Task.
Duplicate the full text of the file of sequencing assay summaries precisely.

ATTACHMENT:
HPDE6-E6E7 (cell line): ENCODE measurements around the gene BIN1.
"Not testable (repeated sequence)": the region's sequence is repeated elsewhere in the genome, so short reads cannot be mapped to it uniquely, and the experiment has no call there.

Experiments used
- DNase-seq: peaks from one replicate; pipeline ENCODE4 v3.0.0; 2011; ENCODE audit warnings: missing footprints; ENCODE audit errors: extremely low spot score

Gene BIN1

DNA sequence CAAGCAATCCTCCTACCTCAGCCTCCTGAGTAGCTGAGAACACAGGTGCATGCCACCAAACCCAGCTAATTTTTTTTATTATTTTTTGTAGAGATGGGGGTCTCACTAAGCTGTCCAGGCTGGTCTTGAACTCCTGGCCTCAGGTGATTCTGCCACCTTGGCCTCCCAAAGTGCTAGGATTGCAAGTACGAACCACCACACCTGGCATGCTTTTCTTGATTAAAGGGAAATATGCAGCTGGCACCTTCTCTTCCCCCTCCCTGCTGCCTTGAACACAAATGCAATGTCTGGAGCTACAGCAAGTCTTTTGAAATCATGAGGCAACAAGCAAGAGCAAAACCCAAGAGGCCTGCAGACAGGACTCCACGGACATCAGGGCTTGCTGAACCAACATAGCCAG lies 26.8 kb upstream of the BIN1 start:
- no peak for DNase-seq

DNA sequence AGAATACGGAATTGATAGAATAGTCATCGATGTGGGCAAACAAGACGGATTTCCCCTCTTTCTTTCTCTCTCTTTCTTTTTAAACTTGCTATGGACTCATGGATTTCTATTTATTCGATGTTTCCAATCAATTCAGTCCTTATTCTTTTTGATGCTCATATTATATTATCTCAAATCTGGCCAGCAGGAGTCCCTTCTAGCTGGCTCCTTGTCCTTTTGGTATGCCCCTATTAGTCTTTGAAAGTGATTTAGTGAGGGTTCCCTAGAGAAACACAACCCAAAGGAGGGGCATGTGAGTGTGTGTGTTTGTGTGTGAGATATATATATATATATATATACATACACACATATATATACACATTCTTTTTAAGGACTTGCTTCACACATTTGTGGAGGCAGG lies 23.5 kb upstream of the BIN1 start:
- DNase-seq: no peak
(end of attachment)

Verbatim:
HPDE6-E6E7 (cell line): ENCODE measurements around the gene BIN1.
"Not testable (repeated sequence)": the region's sequence is repeated elsewhere in the genome, so short reads cannot be mapped to it uniquely, and the experiment has no call there.

Experiments used
- DNase-seq: peaks from one replicate; pipeline ENCODE4 v3.0.0; 2011; ENCODE audit warnings: missing footprints; ENCODE audit errors: extremely low spot score

Gene BIN1

DNA sequence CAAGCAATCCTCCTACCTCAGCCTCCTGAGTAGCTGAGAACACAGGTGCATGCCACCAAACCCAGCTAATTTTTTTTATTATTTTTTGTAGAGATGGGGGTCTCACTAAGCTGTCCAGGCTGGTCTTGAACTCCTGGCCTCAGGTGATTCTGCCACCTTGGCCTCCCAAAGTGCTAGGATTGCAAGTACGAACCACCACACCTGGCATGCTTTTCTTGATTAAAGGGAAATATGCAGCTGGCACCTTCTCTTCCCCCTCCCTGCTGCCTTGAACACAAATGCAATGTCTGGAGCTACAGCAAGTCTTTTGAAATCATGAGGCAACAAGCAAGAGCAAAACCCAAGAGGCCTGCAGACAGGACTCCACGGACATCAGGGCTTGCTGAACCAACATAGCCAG lies 26.8 kb upstream of the BIN1 start:
- no peak for DNase-seq

DNA sequence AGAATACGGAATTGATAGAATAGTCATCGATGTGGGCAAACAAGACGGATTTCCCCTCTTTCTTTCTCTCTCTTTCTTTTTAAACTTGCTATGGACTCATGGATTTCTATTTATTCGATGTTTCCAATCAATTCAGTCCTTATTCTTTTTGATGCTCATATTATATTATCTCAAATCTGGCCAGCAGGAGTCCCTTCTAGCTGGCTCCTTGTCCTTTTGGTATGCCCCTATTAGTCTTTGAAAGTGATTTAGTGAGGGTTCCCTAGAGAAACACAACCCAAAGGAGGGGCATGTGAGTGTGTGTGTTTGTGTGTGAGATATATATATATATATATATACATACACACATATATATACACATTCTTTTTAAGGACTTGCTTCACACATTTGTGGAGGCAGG lies 23.5 kb upstream of the BIN1 start:
- DNase-seq: no peak